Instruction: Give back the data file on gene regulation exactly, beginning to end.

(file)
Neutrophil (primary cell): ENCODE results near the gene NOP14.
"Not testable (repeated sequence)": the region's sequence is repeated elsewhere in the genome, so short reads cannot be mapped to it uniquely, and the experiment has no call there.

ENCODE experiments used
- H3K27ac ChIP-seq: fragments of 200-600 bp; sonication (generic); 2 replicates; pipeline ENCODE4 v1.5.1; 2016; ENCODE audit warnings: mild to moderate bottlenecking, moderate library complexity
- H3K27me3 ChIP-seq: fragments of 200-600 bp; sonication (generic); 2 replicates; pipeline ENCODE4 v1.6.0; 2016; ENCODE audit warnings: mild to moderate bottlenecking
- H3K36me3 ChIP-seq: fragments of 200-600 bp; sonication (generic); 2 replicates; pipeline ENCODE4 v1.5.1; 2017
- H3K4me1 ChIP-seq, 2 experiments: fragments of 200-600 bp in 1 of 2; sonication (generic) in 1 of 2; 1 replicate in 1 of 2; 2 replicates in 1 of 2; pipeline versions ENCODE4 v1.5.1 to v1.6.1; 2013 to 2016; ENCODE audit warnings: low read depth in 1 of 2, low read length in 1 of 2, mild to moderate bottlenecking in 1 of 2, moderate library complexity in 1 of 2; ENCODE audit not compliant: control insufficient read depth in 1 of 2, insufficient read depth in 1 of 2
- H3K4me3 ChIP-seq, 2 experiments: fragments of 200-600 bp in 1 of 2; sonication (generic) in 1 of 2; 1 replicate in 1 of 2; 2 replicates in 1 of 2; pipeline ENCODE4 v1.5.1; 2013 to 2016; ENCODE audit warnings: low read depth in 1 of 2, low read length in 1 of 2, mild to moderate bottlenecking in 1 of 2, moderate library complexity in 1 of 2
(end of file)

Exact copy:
Neutrophil (primary cell): ENCODE results near the gene NOP14.
"Not testable (repeated sequence)": the region's sequence is repeated elsewhere in the genome, so short reads cannot be mapped to it uniquely, and the experiment has no call there.

ENCODE experiments used
- H3K27ac ChIP-seq: fragments of 200-600 bp; sonication (generic); 2 replicates; pipeline ENCODE4 v1.5.1; 2016; ENCODE audit warnings: mild to moderate bottlenecking, moderate library complexity
- H3K27me3 ChIP-seq: fragments of 200-600 bp; sonication (generic); 2 replicates; pipeline ENCODE4 v1.6.0; 2016; ENCODE audit warnings: mild to moderate bottlenecking
- H3K36me3 ChIP-seq: fragments of 200-600 bp; sonication (generic); 2 replicates; pipeline ENCODE4 v1.5.1; 2017
- H3K4me1 ChIP-seq, 2 experiments: fragments of 200-600 bp in 1 of 2; sonication (generic) in 1 of 2; 1 replicate in 1 of 2; 2 replicates in 1 of 2; pipeline versions ENCODE4 v1.5.1 to v1.6.1; 2013 to 2016; ENCODE audit warnings: low read depth in 1 of 2, low read length in 1 of 2, mild to moderate bottlenecking in 1 of 2, moderate library complexity in 1 of 2; ENCODE audit not compliant: control insufficient read depth in 1 of 2, insufficient read depth in 1 of 2
- H3K4me3 ChIP-seq, 2 experiments: fragments of 200-600 bp in 1 of 2; sonication (generic) in 1 of 2; 1 replicate in 1 of 2; 2 replicates in 1 of 2; pipeline ENCODE4 v1.5.1; 2013 to 2016; ENCODE audit warnings: low read depth in 1 of 2, low read length in 1 of 2, mild to moderate bottlenecking in 1 of 2, moderate library complexity in 1 of 2